In the Alps more than 75 % of the \(0.11^{\circ }\) simulations show improvements in all seasons and for all intensities (except for light rain in DJF). In Germany (panels e–h) light to moderate intensities are improved in all seasons. In JJA most models show only small differences between the two resolutions. In Spain (panels i–l) most fine gridded simulations feature higher correlation coefficients on all scales (except in SON for light precipitation). In JJA there is a strong intensity dependence where largest improvements occur for low intensities. Differences in the correlation coefficients are rather small in Sweden (panels m–p) while in Norway (panels q–t) large improvements for light precipitation are found. In JJA no intensity dependence is visible, while in the other seasons improvements are smaller for higher intensities. In the Carpathians light precipitation is more improved during JJA (panel w), while no clear intensity-dependence is found in the other seasons. In France extremes are more improved than light precipitation in all seasons except in MAM.

If we repeat this analysis on a \(0.11^{\circ }\) evaluation grid, the intensity dependencies remain the same, but the higher correlation coefficients of the \(0.11^{\circ }\) simulations are even more pronounced (Online Resource 1 Fig. A10).

Summing up, spatial correlation coefficients of mean and extreme precipitation are larger in most of the \(0.11^{\circ }\) simulations over a wide range of precipitation intensities. Because the size of precipitation intensities is strongly related to differences in synoptic situations, this finding indicates that the fine gridded simulations improve the representation of precipitation patterns for a variety of weather situations.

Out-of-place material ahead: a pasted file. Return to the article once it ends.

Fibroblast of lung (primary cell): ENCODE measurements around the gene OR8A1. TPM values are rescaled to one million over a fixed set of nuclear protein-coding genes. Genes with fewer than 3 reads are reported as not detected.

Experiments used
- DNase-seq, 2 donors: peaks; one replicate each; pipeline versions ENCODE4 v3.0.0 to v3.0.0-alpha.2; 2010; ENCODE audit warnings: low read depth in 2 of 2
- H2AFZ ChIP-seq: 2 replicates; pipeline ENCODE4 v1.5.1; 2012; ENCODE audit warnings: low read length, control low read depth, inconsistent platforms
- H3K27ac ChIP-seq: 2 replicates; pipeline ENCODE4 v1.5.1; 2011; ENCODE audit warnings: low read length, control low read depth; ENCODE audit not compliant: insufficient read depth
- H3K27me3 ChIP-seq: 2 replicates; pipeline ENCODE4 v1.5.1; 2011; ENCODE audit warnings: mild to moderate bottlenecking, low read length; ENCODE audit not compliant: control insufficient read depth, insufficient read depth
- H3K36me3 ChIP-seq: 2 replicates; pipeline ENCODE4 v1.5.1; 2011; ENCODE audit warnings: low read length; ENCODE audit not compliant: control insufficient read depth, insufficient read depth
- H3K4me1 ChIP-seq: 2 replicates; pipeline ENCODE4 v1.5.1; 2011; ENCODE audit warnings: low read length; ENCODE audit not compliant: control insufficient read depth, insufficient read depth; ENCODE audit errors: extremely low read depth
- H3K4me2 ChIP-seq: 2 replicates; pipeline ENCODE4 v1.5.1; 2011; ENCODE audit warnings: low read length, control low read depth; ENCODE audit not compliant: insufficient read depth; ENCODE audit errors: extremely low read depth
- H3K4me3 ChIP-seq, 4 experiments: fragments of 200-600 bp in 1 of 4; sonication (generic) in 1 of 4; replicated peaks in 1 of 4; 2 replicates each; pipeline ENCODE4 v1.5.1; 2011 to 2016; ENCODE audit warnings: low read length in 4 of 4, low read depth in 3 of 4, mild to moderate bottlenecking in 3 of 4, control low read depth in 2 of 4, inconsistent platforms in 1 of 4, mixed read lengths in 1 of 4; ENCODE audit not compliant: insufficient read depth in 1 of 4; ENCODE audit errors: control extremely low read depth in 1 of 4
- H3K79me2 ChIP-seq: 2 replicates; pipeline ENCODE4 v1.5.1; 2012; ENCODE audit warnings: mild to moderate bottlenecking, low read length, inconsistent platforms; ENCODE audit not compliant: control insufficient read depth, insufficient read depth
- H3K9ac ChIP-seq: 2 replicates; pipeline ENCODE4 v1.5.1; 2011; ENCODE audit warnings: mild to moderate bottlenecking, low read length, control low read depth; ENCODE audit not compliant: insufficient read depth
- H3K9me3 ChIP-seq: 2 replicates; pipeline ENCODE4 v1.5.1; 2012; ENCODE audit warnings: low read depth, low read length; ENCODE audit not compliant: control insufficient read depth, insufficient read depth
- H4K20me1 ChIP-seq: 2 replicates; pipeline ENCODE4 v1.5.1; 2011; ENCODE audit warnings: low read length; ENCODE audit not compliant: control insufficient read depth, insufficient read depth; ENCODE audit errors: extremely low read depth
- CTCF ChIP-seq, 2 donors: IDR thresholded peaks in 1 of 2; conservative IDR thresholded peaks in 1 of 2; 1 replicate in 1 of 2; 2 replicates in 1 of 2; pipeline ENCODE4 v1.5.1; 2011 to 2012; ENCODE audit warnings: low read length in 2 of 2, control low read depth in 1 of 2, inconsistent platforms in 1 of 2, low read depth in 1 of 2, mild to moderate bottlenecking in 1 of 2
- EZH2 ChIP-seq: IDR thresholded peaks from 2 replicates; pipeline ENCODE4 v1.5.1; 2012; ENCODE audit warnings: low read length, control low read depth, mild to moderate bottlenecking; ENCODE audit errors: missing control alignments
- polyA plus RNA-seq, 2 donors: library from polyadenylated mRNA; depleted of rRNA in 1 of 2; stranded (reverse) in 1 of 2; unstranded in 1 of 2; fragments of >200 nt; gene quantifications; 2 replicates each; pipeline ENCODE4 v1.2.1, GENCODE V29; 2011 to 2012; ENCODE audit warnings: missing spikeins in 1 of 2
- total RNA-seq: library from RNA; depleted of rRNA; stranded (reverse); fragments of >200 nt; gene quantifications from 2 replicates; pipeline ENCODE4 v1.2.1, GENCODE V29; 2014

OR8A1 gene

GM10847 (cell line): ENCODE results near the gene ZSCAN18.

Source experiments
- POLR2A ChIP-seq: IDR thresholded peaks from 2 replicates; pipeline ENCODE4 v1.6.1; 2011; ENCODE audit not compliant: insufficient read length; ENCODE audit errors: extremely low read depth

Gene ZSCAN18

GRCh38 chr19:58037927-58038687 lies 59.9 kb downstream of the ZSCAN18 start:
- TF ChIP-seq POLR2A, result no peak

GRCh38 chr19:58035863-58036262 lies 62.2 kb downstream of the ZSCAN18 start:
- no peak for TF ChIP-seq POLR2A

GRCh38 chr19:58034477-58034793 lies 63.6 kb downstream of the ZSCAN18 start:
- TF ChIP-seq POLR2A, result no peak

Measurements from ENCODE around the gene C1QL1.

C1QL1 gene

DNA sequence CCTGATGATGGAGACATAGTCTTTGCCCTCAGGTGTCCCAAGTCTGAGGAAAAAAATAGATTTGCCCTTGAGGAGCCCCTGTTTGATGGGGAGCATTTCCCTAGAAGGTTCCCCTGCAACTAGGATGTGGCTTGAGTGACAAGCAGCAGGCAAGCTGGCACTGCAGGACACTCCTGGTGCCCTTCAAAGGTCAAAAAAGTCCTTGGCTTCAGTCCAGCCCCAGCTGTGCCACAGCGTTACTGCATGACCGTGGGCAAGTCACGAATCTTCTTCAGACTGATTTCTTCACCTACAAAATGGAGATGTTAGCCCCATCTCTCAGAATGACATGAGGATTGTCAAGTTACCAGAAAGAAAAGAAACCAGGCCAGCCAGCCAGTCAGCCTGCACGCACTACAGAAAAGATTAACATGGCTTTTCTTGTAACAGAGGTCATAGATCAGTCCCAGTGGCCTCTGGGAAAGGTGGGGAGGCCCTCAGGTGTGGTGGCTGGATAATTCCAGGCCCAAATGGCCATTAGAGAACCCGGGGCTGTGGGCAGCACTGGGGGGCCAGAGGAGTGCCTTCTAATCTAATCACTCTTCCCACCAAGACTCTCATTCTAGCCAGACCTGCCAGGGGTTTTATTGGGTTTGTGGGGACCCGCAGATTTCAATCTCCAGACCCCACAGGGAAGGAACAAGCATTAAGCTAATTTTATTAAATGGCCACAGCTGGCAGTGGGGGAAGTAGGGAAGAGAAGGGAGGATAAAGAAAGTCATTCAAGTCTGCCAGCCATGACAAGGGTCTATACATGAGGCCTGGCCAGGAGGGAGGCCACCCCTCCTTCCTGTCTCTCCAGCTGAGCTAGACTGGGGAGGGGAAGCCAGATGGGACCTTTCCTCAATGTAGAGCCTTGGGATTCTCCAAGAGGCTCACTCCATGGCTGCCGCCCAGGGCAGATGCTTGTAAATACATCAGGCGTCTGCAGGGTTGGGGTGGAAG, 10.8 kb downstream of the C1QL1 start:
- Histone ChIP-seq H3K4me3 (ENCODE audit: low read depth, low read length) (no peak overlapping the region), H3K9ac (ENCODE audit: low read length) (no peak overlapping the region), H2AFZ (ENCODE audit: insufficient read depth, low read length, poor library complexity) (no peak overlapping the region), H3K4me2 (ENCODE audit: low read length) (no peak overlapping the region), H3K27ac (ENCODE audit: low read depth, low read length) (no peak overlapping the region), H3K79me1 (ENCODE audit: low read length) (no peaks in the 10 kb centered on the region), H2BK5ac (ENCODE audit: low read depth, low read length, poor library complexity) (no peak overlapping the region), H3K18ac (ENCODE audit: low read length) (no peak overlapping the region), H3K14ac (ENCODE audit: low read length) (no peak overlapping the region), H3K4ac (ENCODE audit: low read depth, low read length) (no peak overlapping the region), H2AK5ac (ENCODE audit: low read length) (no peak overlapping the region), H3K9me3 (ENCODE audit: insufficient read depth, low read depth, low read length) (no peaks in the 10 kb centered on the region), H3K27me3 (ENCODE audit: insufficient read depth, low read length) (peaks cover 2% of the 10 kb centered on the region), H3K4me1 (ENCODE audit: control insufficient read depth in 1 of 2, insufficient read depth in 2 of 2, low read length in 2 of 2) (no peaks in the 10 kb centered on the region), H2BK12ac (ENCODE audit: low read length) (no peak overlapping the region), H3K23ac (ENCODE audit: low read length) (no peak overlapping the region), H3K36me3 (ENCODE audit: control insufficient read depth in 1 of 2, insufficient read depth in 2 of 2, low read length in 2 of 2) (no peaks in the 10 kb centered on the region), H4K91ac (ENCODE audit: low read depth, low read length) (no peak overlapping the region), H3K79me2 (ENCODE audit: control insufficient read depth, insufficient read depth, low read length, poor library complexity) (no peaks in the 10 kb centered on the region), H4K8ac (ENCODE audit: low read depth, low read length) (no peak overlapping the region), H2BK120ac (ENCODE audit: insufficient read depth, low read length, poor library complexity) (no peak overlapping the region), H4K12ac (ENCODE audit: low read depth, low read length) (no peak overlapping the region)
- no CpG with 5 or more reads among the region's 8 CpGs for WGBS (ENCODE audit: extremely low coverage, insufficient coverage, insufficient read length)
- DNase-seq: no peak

3.6 Daily spatial precipitation structure

Until now we analyzed precipitation in climatological fields (e.g., median, mean, extreme). Here we are directly comparing observed with simulated precipitation patterns on a day-to-day basis. This can elucidate further added value, since in climatological fields daily model errors may cancel out.

Evaluating precipitation patterns on daily timescales can be challenging because of double penalty problems (e.g., Prein et al. 2013a). Here the FSS method is applied, which is able to avoid the double penalty problem by allowing spatial displacements (see Sect. 2.3 or Roberts and Lean (2008) for more details).

The differences in the median FSSs (\(0.11^{\circ }\) minus \(0.44^{\circ }\) simulations, see Fig. 14) is mostly positive, meaning that the \(0.11^{\circ }\) models have a higher skill to simulate daily patterns of precipitation than their \(0.44^{\circ }\) counterparts. Only for moderate precipitation thresholds (1–10 mm/day) and horizontal scales beyond 400 km some small deteriorations can be identified in Germany (panel m–p), DJF in Spain (panel y), and France during DJF (panel i). Usually, improvements are seen on small horizontal scales (below 200 km) for thresholds up to 5 mm/day and for all scales for thresholds between 5 and 30 mm/day. Largest improvements are found for moderate to intense daily precipitation sums (10–30 mm/day) and allowed displacements larger than 200 km.